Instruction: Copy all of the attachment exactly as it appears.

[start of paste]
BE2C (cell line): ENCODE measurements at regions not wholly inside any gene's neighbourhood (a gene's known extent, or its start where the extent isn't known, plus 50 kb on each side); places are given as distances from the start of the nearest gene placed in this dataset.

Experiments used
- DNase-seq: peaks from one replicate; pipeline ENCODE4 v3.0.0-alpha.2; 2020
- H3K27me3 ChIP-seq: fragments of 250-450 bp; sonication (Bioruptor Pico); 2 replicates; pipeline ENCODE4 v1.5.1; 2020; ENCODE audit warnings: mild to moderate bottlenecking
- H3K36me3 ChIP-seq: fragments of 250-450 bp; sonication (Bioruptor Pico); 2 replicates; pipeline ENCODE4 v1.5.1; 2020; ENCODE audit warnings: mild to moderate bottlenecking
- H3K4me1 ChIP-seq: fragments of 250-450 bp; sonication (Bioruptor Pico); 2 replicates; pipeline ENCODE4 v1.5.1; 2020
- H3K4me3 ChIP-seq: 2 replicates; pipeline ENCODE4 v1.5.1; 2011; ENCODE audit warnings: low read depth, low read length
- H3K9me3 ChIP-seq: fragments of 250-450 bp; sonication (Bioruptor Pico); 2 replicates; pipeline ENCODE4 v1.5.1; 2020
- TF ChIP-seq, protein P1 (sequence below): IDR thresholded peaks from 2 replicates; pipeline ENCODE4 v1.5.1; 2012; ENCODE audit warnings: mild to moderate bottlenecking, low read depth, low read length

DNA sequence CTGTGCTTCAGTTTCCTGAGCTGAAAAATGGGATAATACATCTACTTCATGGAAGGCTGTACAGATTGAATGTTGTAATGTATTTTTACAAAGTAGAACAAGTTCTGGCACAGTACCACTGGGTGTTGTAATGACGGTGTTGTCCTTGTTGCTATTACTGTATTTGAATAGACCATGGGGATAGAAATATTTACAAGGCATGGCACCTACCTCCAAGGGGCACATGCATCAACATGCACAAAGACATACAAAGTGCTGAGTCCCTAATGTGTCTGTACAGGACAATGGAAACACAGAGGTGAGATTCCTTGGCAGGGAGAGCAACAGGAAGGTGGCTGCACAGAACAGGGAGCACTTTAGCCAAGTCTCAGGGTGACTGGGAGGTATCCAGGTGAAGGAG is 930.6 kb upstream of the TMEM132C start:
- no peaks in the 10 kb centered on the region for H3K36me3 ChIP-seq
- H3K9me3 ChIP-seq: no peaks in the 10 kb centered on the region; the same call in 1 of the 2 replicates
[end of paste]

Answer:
BE2C (cell line): ENCODE measurements at regions not wholly inside any gene's neighbourhood (a gene's known extent, or its start where the extent isn't known, plus 50 kb on each side); places are given as distances from the start of the nearest gene placed in this dataset.

Experiments used
- DNase-seq: peaks from one replicate; pipeline ENCODE4 v3.0.0-alpha.2; 2020
- H3K27me3 ChIP-seq: fragments of 250-450 bp; sonication (Bioruptor Pico); 2 replicates; pipeline ENCODE4 v1.5.1; 2020; ENCODE audit warnings: mild to moderate bottlenecking
- H3K36me3 ChIP-seq: fragments of 250-450 bp; sonication (Bioruptor Pico); 2 replicates; pipeline ENCODE4 v1.5.1; 2020; ENCODE audit warnings: mild to moderate bottlenecking
- H3K4me1 ChIP-seq: fragments of 250-450 bp; sonication (Bioruptor Pico); 2 replicates; pipeline ENCODE4 v1.5.1; 2020
- H3K4me3 ChIP-seq: 2 replicates; pipeline ENCODE4 v1.5.1; 2011; ENCODE audit warnings: low read depth, low read length
- H3K9me3 ChIP-seq: fragments of 250-450 bp; sonication (Bioruptor Pico); 2 replicates; pipeline ENCODE4 v1.5.1; 2020
- TF ChIP-seq, protein P1 (sequence below): IDR thresholded peaks from 2 replicates; pipeline ENCODE4 v1.5.1; 2012; ENCODE audit warnings: mild to moderate bottlenecking, low read depth, low read length

DNA sequence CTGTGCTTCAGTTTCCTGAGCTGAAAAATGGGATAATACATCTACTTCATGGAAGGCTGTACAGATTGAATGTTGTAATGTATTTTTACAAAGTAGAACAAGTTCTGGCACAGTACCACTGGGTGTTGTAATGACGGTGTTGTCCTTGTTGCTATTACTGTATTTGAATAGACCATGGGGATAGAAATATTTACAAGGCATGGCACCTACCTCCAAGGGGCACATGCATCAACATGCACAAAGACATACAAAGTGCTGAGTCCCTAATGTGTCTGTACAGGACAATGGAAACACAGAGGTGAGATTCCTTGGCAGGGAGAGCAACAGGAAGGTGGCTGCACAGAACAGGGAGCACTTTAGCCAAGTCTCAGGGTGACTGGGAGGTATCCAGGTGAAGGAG is 930.6 kb upstream of the TMEM132C start:
- no peaks in the 10 kb centered on the region for H3K36me3 ChIP-seq
- H3K9me3 ChIP-seq: no peaks in the 10 kb centered on the region; the same call in 1 of the 2 replicates